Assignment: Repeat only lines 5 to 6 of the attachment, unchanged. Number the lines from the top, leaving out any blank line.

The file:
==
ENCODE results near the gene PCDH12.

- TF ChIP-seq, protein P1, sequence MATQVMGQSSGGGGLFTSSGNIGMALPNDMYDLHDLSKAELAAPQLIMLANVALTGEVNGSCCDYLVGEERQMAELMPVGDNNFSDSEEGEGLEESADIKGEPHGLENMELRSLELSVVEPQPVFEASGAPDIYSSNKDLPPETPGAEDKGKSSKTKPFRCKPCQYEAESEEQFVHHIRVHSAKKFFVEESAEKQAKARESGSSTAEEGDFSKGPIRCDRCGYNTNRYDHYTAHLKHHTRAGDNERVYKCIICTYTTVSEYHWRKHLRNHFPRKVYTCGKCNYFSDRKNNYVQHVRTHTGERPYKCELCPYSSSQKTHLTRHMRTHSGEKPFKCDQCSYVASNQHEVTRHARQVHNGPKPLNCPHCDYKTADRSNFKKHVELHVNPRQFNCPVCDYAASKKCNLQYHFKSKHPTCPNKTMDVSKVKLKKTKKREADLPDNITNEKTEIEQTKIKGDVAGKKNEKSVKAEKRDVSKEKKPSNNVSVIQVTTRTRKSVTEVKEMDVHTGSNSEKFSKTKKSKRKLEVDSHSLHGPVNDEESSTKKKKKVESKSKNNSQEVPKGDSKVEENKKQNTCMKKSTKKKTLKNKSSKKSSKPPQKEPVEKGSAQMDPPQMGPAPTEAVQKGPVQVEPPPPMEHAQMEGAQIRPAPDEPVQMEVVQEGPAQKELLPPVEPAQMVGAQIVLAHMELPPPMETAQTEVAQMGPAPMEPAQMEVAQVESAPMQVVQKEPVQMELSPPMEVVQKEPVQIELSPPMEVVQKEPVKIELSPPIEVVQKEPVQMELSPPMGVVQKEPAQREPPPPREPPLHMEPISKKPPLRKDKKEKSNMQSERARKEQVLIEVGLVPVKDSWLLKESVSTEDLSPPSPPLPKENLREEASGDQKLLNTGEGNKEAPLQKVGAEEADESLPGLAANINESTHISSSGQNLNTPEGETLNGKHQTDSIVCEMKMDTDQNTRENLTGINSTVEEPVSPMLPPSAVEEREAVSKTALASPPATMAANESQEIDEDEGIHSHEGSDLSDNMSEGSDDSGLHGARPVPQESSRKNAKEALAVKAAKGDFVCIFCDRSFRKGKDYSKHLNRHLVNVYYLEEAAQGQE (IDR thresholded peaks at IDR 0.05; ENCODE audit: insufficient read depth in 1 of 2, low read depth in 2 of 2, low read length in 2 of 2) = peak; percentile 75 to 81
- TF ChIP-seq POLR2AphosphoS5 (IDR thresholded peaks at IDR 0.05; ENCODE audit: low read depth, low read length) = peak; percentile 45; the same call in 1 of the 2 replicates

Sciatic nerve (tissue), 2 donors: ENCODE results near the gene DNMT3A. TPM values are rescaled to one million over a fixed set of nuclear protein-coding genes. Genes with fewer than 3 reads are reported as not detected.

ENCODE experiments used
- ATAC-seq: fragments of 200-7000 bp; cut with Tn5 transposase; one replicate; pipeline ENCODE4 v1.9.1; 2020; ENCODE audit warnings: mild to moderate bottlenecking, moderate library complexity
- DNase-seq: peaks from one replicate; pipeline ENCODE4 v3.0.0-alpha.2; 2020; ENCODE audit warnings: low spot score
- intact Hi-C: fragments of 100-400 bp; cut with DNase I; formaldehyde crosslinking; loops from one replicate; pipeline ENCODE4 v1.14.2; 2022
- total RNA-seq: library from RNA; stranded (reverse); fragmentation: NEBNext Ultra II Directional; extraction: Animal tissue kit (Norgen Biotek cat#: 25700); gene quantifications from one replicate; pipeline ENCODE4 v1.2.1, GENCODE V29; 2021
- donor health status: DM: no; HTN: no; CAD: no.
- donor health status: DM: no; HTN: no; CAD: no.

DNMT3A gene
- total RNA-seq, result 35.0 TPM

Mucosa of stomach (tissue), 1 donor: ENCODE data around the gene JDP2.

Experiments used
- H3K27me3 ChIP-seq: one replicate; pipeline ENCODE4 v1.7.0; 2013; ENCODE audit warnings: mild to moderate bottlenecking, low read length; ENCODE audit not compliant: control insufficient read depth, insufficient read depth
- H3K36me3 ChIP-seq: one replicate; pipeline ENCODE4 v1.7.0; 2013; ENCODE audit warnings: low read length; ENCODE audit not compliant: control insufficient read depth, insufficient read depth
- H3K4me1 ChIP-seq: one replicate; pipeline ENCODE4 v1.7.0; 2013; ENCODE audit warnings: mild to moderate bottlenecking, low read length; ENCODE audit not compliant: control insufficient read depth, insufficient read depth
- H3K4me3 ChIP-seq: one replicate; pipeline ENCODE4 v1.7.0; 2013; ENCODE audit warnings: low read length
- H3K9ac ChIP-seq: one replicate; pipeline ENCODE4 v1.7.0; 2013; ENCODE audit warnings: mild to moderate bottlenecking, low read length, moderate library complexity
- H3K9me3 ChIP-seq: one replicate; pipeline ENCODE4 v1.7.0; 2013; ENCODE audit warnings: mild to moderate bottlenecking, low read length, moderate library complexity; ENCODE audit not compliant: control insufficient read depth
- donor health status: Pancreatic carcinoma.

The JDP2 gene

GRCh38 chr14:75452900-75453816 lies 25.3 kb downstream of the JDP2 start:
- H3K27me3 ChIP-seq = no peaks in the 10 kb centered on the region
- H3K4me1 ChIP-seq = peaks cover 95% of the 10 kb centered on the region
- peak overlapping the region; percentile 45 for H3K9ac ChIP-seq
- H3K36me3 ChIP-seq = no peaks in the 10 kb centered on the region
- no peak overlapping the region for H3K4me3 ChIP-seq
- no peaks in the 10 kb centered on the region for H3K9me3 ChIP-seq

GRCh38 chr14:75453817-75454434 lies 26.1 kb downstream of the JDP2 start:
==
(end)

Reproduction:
ENCODE experiments used
- ATAC-seq: fragments of 200-7000 bp; cut with Tn5 transposase; one replicate; pipeline ENCODE4 v1.9.1; 2020; ENCODE audit warnings: mild to moderate bottlenecking, moderate library complexity